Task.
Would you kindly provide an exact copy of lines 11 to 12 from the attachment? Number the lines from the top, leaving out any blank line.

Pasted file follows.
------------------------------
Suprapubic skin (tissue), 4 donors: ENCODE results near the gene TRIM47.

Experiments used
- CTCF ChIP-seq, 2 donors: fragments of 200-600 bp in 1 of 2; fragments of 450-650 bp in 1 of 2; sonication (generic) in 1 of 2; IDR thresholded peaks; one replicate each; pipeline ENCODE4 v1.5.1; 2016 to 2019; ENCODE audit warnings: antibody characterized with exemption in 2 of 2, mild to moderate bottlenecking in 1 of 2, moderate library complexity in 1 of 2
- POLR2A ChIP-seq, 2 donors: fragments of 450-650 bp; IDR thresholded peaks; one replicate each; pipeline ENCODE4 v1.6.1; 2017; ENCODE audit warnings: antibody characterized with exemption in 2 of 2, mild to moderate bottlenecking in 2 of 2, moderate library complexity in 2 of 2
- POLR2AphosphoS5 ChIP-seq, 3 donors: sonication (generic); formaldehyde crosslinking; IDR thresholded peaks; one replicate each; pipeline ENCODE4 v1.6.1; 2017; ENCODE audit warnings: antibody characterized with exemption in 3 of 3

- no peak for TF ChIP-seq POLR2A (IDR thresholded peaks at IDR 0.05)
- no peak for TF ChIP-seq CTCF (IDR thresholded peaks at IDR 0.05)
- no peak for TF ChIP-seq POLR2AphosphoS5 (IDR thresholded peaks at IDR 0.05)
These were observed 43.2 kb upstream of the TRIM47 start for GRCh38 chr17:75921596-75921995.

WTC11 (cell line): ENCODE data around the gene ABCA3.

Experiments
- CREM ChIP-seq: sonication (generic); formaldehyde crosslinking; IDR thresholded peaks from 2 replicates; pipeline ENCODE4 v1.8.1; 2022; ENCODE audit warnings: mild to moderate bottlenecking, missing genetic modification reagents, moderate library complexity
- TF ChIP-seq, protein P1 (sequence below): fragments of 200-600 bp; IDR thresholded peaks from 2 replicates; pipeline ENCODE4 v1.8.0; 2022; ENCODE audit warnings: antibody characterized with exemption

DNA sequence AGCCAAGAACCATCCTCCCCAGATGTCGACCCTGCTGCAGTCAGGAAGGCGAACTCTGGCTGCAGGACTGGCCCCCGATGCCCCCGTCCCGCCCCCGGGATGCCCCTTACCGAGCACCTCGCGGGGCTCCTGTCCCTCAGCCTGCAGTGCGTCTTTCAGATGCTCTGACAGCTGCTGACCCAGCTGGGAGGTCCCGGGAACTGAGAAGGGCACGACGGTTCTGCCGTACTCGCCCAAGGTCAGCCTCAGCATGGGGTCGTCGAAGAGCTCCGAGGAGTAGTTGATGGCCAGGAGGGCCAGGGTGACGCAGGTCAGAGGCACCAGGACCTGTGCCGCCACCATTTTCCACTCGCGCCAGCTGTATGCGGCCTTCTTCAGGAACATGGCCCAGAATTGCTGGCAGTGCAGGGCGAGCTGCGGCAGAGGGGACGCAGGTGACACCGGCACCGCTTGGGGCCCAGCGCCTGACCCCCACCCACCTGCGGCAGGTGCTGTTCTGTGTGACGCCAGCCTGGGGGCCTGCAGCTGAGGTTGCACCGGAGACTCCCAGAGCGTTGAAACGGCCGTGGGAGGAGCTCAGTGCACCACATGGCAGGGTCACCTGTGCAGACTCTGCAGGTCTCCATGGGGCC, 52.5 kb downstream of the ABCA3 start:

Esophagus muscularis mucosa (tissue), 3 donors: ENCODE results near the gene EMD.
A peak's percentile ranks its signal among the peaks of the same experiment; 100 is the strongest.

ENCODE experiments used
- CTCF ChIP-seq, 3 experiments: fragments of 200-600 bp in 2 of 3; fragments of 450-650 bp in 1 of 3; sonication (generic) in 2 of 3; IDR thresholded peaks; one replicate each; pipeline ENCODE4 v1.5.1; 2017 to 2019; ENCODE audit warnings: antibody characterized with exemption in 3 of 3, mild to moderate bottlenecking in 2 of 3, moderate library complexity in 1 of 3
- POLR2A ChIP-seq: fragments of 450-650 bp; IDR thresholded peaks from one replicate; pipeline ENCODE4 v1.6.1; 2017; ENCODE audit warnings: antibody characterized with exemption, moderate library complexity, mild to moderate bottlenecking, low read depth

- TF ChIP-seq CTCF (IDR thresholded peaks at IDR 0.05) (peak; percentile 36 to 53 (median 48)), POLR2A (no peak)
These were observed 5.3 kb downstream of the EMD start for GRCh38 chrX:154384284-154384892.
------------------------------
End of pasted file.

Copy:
Experiments
- CREM ChIP-seq: sonication (generic); formaldehyde crosslinking; IDR thresholded peaks from 2 replicates; pipeline ENCODE4 v1.8.1; 2022; ENCODE audit warnings: mild to moderate bottlenecking, missing genetic modification reagents, moderate library complexity